The Home Office publishes a guide to what may constitute an antique firearm.
This guidance has no statutory foundation and is, in effect, simply a gentleman’s agreement not to prosecute should an old gun meet the conditions set out in the guidance. However it is not definitive and there are cases where guns not covered by the guidance may be accepted as antique.
For example, the obsolete centre fire cartridge 41 Colt is not covered by the guidance. However I have successfully argued with my licensing authority that revolvers chambered for 41 Colt should be considered antique and several such firearms were removed from my certificate as a result.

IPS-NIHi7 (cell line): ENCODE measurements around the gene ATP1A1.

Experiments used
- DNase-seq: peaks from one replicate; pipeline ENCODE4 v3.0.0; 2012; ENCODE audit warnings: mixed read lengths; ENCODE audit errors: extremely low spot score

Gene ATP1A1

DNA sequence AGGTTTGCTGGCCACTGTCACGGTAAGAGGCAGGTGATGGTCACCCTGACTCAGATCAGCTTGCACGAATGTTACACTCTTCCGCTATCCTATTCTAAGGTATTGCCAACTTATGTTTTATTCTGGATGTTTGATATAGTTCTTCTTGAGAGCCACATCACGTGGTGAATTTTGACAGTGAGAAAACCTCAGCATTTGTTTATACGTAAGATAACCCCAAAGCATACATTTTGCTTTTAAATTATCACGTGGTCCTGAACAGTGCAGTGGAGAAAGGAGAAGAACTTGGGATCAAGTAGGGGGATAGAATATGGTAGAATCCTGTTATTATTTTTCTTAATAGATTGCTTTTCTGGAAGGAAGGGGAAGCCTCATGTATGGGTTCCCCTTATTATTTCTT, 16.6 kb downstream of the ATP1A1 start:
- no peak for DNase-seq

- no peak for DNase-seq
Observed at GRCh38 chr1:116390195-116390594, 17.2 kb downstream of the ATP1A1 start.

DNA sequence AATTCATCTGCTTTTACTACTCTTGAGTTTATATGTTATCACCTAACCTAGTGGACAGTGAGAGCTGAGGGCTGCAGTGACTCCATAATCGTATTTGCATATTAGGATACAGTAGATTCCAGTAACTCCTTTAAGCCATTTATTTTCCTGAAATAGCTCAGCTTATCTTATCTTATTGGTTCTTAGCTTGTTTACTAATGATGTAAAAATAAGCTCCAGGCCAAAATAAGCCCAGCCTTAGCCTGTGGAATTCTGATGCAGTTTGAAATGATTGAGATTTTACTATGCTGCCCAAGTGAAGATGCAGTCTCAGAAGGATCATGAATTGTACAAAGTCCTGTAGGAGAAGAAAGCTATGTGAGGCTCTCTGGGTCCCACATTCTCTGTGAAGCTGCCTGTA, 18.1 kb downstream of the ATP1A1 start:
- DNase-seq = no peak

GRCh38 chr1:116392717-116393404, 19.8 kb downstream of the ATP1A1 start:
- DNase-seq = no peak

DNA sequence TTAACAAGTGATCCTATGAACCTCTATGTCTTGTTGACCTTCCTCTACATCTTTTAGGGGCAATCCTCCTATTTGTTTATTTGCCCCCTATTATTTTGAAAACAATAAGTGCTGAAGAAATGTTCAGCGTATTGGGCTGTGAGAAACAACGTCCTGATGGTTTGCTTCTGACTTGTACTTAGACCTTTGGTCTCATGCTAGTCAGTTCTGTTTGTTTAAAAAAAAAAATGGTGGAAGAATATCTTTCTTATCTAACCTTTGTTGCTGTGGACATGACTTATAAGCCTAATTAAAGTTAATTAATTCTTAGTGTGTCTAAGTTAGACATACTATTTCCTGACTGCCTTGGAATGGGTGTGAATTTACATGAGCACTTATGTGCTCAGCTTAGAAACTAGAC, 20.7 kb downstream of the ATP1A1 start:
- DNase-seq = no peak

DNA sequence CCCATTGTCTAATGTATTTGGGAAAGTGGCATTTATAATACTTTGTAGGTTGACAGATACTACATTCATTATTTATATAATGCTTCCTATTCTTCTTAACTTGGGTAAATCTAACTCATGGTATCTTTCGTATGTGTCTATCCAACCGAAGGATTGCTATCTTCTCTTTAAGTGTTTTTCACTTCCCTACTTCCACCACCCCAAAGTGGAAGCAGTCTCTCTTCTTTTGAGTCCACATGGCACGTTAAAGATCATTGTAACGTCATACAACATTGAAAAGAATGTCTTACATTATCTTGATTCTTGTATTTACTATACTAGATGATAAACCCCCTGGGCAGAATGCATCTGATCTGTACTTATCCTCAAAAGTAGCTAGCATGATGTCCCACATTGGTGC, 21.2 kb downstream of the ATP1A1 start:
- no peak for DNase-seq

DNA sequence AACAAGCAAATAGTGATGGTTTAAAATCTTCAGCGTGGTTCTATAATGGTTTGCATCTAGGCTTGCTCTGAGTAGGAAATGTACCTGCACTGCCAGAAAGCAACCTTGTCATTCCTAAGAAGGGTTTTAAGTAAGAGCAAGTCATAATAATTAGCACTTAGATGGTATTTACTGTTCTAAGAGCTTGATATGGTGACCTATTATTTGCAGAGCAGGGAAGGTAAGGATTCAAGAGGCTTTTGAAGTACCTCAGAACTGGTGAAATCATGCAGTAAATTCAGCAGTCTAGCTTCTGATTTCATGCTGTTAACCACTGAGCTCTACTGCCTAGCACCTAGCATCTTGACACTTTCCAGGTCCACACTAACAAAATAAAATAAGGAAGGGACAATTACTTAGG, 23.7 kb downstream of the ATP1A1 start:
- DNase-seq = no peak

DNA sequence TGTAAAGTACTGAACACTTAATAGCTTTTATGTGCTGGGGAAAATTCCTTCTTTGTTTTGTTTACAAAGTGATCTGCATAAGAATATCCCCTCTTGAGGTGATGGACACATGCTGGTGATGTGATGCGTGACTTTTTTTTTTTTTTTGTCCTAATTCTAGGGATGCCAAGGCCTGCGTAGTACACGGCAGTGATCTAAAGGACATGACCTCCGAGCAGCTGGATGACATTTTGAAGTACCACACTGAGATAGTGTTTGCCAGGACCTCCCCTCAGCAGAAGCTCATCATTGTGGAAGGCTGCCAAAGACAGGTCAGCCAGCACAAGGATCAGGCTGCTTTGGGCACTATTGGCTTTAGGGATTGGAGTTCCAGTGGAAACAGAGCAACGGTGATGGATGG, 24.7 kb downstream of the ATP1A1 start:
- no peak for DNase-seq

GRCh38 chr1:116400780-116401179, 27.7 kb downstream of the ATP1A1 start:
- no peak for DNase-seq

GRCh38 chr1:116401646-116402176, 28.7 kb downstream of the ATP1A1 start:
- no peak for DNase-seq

BUT very strong caution needs to be advised should anyone choose to step outside the Home Office guidance. At the very least, an accredited expert’s opinion should be sought, but this is not a magic talisman against the authorities arresting and prosecuting a gun collector.
For anyone thinking of acquiring an old gun not on the Home Office list, I would strongly advise either lodging the guns in question with an RFD (Registered Firearms Dealer) or keeping them on a personal firearms certificate until they have received confirmation of the gun’s antique status from their local firearms department.
A collector might prevail in court, but possibly at a considerable cost to his health and wealth. The authorities are ruthless and uncompromising when it comes to prosecuting suspected breaches of firearms law. Being proved right by a jury may be very little recompense for the humiliation of being arrested and thousands spent on defence lawyer’s fees.
Here endeth the sermon